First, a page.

Monday, January 15, 2018

References for the Beginner Blacksmith

I'm starting to prepare classroom materials for my upcoming stint as one of the instructors for the Haliburton College Artist Blacksmith program.

Here are my recommendations for books that can help the beginner into the work of the artist blacksmith. (In order of my preference)

Note that the links provided are set for Canada's Chapters/Indigo where possible.

the Backyard Blacksmith : Loreli Sims
Crestline - 2006

I know Lorelei loosely. She is a brilliant teacher, with long experience. Unlike many others, this book has exceptionally clear images that were purposefully shot to illustrate each point. This book is specifically aimed at the beginner, and I feel the best single guide in print.

the Complete Modern Blacksmith : Alexander Weighers
Ten Speed Press - 1997

I refer to this as the 'popular mechanics / hobby tinker' version of blacksmithing. There is little 'art' here, but lots of basic practical information. All that stuff you wish you paid attention to in grade 10 shop class. Beautifully clear drawn illustrations, so good that you can just look at the pictures and read the captions and get almost everything - with text easily as good. A gold mine for anyone setting up their own backyard first workshop.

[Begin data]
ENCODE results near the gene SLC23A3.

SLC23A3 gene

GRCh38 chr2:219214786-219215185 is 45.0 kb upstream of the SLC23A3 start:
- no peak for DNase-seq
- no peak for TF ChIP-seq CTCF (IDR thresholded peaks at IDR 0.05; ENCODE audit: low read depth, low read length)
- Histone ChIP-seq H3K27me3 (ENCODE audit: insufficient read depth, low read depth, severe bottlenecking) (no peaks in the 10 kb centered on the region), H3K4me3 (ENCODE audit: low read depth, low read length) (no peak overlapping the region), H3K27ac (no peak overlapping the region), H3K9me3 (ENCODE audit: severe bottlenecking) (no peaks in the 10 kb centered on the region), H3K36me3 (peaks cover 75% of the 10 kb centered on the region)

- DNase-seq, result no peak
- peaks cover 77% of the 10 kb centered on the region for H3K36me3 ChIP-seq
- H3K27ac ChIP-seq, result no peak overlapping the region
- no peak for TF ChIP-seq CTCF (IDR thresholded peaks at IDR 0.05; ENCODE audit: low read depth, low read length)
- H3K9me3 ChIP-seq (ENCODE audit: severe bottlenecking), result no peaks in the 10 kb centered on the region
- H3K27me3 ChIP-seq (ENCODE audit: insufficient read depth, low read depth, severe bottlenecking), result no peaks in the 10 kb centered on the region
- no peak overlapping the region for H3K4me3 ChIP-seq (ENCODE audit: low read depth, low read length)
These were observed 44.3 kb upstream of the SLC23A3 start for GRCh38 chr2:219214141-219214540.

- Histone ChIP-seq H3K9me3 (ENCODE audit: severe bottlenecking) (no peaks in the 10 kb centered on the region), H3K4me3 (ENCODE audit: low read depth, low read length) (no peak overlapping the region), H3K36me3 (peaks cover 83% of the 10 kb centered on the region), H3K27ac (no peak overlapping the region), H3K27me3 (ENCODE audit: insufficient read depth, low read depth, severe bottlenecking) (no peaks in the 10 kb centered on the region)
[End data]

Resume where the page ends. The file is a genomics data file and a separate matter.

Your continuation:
Decorative & Sculptural Ironwork : Donna Meilach
Schiffer Publishing - 1999 (original 1978)

I had purchased the original version of this volume when both it, and my interest in blacksmithing was new. Donna was a professional writer who got interested in the (then) new artist blacksmith movement that was developing in the 1970's in the USA. The book is a well laid out general survey work, with chapters on major object types. There are short photo essays, illustrating how one working smith (of those times) undertook a process, leading to a finished object. This is followed with a set of 'boy I wish I had made that' object images within that object type. Both a good starting point into various techniques, and very inspiring collection of work.